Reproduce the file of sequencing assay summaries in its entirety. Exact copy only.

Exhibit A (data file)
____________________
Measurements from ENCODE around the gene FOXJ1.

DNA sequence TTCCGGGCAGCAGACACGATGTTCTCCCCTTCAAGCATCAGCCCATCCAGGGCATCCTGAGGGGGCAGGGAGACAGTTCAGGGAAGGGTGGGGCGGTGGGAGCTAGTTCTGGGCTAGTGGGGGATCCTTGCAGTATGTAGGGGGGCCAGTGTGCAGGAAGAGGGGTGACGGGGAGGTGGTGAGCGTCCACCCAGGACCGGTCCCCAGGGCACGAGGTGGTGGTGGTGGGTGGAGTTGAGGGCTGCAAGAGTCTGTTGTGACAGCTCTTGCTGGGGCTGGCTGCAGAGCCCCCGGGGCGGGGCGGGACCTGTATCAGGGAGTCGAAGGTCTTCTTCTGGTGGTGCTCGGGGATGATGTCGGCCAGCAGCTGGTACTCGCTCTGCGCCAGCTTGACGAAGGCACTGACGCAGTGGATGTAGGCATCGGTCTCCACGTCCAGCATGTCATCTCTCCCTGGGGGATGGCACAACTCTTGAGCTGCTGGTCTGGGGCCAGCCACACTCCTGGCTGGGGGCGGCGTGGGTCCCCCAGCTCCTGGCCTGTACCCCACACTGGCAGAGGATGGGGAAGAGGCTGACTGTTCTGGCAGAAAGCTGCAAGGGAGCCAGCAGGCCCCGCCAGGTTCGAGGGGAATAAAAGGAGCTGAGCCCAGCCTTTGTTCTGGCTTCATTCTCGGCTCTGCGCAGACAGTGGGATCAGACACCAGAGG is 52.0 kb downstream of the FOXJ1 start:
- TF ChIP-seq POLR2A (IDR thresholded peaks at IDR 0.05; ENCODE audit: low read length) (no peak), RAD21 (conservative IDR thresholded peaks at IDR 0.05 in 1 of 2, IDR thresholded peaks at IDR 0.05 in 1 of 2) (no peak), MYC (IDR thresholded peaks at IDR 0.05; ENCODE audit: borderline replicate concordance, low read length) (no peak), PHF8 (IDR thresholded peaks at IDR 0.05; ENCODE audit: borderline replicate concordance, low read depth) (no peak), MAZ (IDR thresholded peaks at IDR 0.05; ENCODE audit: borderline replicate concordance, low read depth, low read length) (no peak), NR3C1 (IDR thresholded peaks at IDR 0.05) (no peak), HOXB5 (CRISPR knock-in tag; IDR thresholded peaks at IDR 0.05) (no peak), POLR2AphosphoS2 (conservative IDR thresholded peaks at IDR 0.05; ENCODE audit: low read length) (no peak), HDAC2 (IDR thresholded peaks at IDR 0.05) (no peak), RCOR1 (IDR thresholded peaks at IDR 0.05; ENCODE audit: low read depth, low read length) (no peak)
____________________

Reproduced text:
Measurements from ENCODE around the gene FOXJ1.

DNA sequence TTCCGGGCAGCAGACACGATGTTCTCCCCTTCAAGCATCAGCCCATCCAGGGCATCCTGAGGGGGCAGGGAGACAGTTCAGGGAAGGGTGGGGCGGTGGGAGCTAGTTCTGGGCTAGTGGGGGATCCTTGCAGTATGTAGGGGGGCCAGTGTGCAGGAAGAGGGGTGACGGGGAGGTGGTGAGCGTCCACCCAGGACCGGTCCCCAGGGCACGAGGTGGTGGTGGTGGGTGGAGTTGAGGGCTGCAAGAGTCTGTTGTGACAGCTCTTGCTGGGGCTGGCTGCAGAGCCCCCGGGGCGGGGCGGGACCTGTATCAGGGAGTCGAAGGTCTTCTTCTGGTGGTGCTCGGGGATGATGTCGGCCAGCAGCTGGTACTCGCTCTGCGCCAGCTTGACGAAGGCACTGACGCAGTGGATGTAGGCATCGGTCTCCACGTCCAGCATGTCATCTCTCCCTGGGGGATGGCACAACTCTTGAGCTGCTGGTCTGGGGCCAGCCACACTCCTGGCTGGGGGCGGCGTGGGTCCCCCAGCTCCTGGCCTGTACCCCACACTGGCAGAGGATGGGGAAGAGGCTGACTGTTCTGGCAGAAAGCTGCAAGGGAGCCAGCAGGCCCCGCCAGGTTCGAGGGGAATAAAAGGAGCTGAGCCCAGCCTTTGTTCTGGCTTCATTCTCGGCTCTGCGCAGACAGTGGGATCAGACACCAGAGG is 52.0 kb downstream of the FOXJ1 start:
- TF ChIP-seq POLR2A (IDR thresholded peaks at IDR 0.05; ENCODE audit: low read length) (no peak), RAD21 (conservative IDR thresholded peaks at IDR 0.05 in 1 of 2, IDR thresholded peaks at IDR 0.05 in 1 of 2) (no peak), MYC (IDR thresholded peaks at IDR 0.05; ENCODE audit: borderline replicate concordance, low read length) (no peak), PHF8 (IDR thresholded peaks at IDR 0.05; ENCODE audit: borderline replicate concordance, low read depth) (no peak), MAZ (IDR thresholded peaks at IDR 0.05; ENCODE audit: borderline replicate concordance, low read depth, low read length) (no peak), NR3C1 (IDR thresholded peaks at IDR 0.05) (no peak), HOXB5 (CRISPR knock-in tag; IDR thresholded peaks at IDR 0.05) (no peak), POLR2AphosphoS2 (conservative IDR thresholded peaks at IDR 0.05; ENCODE audit: low read length) (no peak), HDAC2 (IDR thresholded peaks at IDR 0.05) (no peak), RCOR1 (IDR thresholded peaks at IDR 0.05; ENCODE audit: low read depth, low read length) (no peak)